/ Modified aug 23, 2019 3:22 p.m.

A look at Arizona gun laws

Recent mass shootings raised gun control legislation questions again.

Assault Weapons Assault-style weapons for sale at R & A Tactical in Tucson, Aug. 22, 2019
Steve Riggs/AZPM

The Buzz

Gun control debate in Arizona

NPR

Mass shootings in El Paso and Dayton earlier in August brought the debate over gun control back to the water cooler and the halls of power.

Many states are considering proposals to tighten gun laws. In Arizona, those proposals could be brought forward when the Legislature returns to the Capitol in January, but if the past is a predictor of the future those proposals will not go far.

When compared to other states, Arizona's gun laws are not very restrictive.

The U.S. Constitution protects a person's right to own a firearm, but the Arizona Constitution is more explicit. Article 2 of the Arizona Constitution says, "the right of the individual citizen to bear arms in defense of himself or the state shall not be impaired."

How the state ranks when it comes to gun rights is based on how you view guns.

"Guns and Ammo magazine ranked Arizona No. 1 five years in a row based on our laws. If you look at the Brady group or Moms Demand Freedom, the George Soros- Michael Bloomberg-funded groups, they rank us literally last because the freedoms are robust," said Alan Korwin, author of The Arizona Gun Owner's Guide.

Arizona is an open carry state, which means if you own a weapon you can carry it. You can also carry a concealed weapon with or without a permit.

Permits are issued by the state Department of Public Safety and involve a simple process.

"You just go on our website and fill out an application. The concealed weapons unit will do a check of you and make sure you are not a prohibited possessor, that kind of thing" said Bart Graves with DPS.

A prohibited possessor is anyone who is a convicted felon whose rights have not been restored, people who are in the United States without legal documentation and anyone a court has determined to be mentally incompetent.

The applicant must also complete a training course offered by many gun shops.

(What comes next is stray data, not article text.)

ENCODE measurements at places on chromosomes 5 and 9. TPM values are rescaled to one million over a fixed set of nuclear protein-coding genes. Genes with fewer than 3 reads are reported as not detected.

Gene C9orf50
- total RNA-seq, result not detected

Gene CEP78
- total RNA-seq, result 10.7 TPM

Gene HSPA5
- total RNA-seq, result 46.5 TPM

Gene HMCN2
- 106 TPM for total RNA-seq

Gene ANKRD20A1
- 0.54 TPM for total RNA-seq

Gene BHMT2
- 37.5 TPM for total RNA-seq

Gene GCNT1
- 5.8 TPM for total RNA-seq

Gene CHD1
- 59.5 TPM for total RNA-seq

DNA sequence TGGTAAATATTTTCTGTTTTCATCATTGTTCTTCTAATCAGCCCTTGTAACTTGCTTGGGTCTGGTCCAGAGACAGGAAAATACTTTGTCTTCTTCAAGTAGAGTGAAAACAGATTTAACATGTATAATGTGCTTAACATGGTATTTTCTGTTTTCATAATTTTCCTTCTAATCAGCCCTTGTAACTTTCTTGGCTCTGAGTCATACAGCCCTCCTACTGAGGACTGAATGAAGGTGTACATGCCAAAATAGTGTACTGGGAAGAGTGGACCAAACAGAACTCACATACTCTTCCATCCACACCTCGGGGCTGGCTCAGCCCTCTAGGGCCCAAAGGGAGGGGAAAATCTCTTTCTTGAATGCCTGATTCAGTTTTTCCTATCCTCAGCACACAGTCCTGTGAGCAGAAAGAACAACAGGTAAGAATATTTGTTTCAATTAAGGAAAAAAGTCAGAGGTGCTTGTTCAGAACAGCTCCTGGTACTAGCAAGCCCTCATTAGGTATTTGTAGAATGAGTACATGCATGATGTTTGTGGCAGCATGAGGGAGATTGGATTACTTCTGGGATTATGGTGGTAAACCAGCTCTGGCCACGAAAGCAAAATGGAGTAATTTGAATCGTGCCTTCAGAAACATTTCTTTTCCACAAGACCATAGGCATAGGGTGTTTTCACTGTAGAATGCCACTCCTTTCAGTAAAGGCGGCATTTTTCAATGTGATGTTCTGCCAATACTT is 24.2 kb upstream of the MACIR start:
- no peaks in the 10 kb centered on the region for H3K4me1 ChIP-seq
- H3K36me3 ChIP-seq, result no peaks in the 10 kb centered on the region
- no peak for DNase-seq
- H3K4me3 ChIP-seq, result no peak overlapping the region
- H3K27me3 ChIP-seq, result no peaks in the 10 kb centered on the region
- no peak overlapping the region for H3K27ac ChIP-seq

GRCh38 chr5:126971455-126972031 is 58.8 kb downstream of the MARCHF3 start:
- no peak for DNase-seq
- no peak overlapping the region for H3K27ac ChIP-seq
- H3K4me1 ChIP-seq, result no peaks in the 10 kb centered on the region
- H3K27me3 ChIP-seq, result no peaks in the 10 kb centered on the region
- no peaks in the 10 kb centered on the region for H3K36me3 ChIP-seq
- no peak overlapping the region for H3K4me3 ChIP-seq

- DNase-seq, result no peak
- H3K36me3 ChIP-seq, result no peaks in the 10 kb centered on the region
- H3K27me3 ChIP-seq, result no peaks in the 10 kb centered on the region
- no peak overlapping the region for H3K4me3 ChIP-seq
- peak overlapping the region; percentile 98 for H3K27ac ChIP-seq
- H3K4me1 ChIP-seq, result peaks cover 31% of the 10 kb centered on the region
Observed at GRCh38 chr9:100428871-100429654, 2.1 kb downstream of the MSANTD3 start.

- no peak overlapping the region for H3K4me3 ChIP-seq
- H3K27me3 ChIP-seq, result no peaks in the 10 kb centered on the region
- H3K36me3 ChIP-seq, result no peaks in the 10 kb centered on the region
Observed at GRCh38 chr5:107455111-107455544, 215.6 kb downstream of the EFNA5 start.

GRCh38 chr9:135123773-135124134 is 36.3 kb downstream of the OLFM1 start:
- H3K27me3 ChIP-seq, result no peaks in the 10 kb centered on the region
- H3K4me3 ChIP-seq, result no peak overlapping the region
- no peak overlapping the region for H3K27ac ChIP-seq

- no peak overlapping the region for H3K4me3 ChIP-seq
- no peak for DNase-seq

While concealed weapon permits are not required in Arizona, Graves said they do have their advantages, including reciprocity with other states.

More than 35,000 people hold concealed weapons permits in the state, according to DPS.


Where can Arizona gun owners take their weapons? The simple answer is almost anywhere. If you have a concealed weapons permit you can take it into a place that serves alcohol, unless there is a sign that prohibits guns. You also cannot drink if you are carrying your concealed weapon.

Private businesses can bar gun owners from bringing their weapons in. Gun owners also cannot take their weapons to schools unless they are locked and unloaded in a car.

On Jan. 8, 2011, Tucson was the scene of a mass shooting. That day, six people were killed and 13 were wounded.

Pam Simon was wounded that day and has since become a nationally recognized advocate for what she calls "gun safety."

Simon was in Washington, D.C., meeting with thousands of other advocates when the shootings in El Paso and Dayton took place.

"The punch to the stomach, it is to everyone, but especially those that have experienced gun violence or have had a loved one taken by gun violence. It was just staggering", said Simon.

A group of advocates marched to the White House that night.

Pam Simon at White House Pam Simon, left, and others at the White House following the August 3rd mass shootings in El Paso.
Pam Simon

A new poll released by OH Predictive Insights in Phoenix shows 56% of those questioned in Arizona are "more likely" to vote for a presidential candidate who supports gun safety legislation.

Broken down by party, 32% of Republicans said they would be more likely to back a candidate who supports gun safety legislation. For independents that number is 59%, and for Democrats it is 79%.

In 2014, the National Shooting Sports Foundation reported that 20 million people participated in target shooting. The foundation said that in 2018 that number could have been as high as 50 million when friends and family who accompany the shooter are taken into account.

To put that in context, in 2014 about 26 million people said they played golf.

The fact that golf gets more coverage in the media shows a bias, according to the author Korwin.

He also said those who want to ban bump stocks, large capacity magazines, or assault rifles are looking at the issue in the wrong way.

"The idea of banning the best firearms there are, the kind the police want for defense of themselves and to stop crime, the idea of banning that from the public is a very bad idea. Why do police want an AR-15? Because it is the best gun," said Korwin.

The poll from OH Predictive Insights found 64% of Arizonans support banning assault-style weapons. It also found 62% support for banning high-capacity magazines and 82% support for raising the age to purchase a gun from 18 to 21.

Since the Jan. 8 shooting, little has changed in the law, according to ER doctor Randy Friese. He was on the trauma team that day and was sworn in as a member of the Arizona Legislature in 2015.

"I really think that the voters want their policy makers to step forward in this issue," said Friese.

He said voters will have to make gun control a top issue to shift the needle.

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